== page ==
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I have just returned from a two week holiday in Italy (I live in Virginia, USA) and had a fantastic time. Time was spent in Rome, Tuscany and Venice. Having visited Rome before, I was eager to return as I'm intrigued by the fashion and rhythm of this city. I'm not any expert on men's clothing, but for those interested I'll try to share some observations.

* Side vents are all the rage, which is just fine by me.
* Most jackets are 3 button, flap pocket. Nothing too surprising there.
* I'm digging for the term but can't remember, but the point near the top jacket button where the front comes together, is rather high -- almost comically so. The lapels look miniaturized and nearly as wide as they are high. While the Italians pull it off with flair, I tried on a few jackets and thought better of it and stuck with shirts and ties.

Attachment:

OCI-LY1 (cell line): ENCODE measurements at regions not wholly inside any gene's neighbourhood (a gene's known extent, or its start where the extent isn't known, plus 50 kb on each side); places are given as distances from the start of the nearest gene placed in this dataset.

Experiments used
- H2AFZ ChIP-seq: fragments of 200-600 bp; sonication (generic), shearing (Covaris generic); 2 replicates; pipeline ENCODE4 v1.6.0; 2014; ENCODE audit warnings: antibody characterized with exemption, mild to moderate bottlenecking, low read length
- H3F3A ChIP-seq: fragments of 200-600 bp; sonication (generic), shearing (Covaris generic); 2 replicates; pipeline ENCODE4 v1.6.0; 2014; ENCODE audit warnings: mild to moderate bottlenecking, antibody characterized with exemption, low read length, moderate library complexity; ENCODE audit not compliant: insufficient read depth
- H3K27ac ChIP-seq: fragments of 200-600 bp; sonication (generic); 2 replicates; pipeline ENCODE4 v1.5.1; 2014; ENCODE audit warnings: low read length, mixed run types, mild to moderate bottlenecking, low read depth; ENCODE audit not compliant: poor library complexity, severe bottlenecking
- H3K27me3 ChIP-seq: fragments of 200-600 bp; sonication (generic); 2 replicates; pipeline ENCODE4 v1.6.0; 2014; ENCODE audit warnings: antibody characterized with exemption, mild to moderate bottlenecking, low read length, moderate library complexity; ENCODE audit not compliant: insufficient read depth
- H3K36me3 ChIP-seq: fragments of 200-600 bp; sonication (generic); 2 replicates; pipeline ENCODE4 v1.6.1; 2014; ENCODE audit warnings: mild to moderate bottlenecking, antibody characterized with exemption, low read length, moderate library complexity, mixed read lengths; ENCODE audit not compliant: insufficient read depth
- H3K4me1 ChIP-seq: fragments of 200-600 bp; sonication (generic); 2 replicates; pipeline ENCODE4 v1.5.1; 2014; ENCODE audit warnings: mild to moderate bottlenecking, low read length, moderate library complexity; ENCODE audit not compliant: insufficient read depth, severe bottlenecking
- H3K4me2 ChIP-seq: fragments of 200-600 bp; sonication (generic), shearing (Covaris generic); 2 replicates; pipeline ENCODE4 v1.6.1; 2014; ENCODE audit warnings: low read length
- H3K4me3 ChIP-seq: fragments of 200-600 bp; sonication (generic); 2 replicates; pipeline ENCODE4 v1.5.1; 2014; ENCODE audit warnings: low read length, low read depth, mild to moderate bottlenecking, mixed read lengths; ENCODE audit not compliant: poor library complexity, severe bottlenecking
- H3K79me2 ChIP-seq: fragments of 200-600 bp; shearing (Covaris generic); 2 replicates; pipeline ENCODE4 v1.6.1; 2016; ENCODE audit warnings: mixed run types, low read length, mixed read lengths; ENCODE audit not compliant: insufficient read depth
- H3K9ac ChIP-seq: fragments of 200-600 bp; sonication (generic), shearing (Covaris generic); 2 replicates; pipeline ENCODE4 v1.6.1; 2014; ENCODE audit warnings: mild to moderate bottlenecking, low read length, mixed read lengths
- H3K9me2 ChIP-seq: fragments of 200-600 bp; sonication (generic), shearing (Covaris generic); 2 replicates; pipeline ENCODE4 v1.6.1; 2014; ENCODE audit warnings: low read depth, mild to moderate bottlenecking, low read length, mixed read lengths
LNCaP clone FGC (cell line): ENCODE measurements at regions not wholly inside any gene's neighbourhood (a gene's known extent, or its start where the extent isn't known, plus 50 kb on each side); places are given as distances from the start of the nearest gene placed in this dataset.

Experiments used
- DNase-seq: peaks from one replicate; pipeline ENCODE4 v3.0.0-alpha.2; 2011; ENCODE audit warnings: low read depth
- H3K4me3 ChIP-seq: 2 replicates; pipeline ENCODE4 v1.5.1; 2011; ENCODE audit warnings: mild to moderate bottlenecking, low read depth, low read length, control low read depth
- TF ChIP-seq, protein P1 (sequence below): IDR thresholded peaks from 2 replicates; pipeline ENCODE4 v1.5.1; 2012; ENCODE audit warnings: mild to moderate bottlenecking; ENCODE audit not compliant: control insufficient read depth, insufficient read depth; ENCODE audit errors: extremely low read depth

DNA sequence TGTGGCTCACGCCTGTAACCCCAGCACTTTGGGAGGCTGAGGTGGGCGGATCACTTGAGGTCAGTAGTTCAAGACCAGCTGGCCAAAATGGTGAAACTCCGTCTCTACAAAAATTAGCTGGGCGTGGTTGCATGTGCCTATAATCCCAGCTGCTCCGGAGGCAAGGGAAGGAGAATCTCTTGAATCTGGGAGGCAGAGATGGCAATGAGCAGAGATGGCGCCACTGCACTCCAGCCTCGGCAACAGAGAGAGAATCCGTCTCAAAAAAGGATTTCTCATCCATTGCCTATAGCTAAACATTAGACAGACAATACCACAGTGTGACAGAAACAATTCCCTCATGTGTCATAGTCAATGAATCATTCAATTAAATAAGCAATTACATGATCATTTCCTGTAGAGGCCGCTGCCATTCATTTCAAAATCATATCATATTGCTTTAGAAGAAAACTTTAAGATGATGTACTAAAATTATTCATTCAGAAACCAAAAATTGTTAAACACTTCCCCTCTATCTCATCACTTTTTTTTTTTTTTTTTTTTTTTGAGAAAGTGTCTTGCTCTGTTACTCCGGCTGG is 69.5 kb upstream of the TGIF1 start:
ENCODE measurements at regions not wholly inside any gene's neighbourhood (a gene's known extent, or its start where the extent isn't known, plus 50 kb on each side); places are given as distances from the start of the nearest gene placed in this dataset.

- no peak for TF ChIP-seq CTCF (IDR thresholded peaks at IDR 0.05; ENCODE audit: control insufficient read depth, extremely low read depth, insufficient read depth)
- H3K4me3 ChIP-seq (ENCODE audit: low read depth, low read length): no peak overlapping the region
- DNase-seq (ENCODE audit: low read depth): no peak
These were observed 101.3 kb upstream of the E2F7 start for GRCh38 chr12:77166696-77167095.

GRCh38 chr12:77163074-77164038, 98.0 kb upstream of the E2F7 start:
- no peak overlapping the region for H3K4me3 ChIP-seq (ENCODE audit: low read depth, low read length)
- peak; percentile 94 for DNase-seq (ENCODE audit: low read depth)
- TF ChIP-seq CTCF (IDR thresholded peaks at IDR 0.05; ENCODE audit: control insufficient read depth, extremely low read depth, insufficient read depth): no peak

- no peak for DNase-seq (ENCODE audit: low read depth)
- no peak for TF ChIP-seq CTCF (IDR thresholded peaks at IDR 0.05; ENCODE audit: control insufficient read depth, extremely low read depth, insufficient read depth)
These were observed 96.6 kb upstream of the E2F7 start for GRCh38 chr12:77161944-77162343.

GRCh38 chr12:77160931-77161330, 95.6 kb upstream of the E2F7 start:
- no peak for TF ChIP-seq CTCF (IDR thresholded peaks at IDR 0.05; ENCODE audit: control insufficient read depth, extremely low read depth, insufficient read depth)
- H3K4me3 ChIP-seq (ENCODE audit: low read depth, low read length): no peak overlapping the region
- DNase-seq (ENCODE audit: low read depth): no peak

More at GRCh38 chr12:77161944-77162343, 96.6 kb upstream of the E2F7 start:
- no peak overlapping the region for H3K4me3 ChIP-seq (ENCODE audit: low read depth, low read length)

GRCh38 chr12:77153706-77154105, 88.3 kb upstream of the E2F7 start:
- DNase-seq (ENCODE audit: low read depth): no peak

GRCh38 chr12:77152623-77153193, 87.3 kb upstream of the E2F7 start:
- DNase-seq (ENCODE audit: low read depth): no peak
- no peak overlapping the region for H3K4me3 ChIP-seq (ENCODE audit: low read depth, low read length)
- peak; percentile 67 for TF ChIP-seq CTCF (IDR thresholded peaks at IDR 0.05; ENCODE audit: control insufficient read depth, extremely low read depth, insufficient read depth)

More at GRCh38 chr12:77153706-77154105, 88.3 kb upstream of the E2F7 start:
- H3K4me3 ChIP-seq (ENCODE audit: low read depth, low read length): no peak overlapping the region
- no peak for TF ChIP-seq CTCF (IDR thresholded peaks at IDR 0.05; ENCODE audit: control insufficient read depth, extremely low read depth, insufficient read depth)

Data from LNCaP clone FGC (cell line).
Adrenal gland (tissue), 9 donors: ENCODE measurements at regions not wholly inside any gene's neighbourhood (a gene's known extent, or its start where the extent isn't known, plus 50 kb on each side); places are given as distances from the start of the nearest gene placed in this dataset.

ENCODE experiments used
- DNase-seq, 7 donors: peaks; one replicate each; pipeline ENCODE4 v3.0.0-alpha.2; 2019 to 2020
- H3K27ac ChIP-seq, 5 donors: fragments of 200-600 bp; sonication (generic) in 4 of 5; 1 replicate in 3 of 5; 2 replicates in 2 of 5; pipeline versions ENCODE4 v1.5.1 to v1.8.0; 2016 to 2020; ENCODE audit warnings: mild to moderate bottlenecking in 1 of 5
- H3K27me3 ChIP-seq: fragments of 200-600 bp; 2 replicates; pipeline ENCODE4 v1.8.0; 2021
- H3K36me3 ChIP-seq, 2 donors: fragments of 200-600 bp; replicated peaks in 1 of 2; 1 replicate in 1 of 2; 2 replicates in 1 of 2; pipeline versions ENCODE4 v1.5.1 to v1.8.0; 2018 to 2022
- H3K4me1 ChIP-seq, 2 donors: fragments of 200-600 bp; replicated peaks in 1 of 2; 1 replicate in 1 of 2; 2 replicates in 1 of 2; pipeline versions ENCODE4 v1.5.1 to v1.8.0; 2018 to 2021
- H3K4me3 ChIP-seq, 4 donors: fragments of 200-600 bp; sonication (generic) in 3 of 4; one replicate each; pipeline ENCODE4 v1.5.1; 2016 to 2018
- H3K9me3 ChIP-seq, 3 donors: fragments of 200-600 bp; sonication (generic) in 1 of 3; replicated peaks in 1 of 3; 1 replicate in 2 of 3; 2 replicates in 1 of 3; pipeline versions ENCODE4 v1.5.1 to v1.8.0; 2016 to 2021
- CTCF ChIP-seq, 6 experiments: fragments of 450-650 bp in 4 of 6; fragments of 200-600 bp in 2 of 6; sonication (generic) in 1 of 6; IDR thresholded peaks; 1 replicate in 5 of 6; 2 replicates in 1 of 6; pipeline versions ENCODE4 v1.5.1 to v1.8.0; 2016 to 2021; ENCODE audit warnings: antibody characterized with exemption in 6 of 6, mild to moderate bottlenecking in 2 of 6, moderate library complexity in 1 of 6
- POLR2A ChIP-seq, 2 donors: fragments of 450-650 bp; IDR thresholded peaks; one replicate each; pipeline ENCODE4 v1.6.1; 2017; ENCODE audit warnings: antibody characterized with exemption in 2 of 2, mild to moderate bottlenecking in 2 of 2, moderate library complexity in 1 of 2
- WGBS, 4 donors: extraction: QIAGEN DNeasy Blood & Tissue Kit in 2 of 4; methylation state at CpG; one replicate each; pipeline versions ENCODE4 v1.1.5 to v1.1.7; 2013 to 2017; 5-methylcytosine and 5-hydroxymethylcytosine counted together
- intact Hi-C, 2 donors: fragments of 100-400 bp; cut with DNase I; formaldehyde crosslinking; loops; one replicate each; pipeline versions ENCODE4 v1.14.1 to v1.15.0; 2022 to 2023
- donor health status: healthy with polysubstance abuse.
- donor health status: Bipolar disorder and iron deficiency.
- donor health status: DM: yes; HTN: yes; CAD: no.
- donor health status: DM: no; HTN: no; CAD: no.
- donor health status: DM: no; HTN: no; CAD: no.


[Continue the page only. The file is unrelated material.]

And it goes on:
* There are numerous shirt stores that carry clever and beautiful patterns that I haven't seen in the states. Some were garish, but most are perfectly tasteful, if eccentric to the white shirt crowd.
* The shirts mentioned above are cut trim around the waste and they seem to have more "stages" of sizing in the neck than most American shops. The collars are also more stiff. Spread collars are the norm. All of these factors pleased me.
* Decent ties can be acquired for about $25 USD and very good ties for about $50.
* In general, the quality of mid-range clothing ($500 suits, $65 shirts, etc) is higher than what I find in the states. One can buy with more confidence in Rome than in any US city I've been in. In other words, I feel like I need to separate more wheat and chafe at home than in Rome.
* Rome itself is a dream -- well dressed men all over the place who wear it with confidence, but then that is Italy.

As an aside, I was puzzled that tie shops didn't often sell pocket squares (even though they are often worn) and shirt shops didn't sell cuff links (not even silk braids). The mode seems to lean toward specialization.

What a country! I treasure several shirts and ties that I brought back.
 
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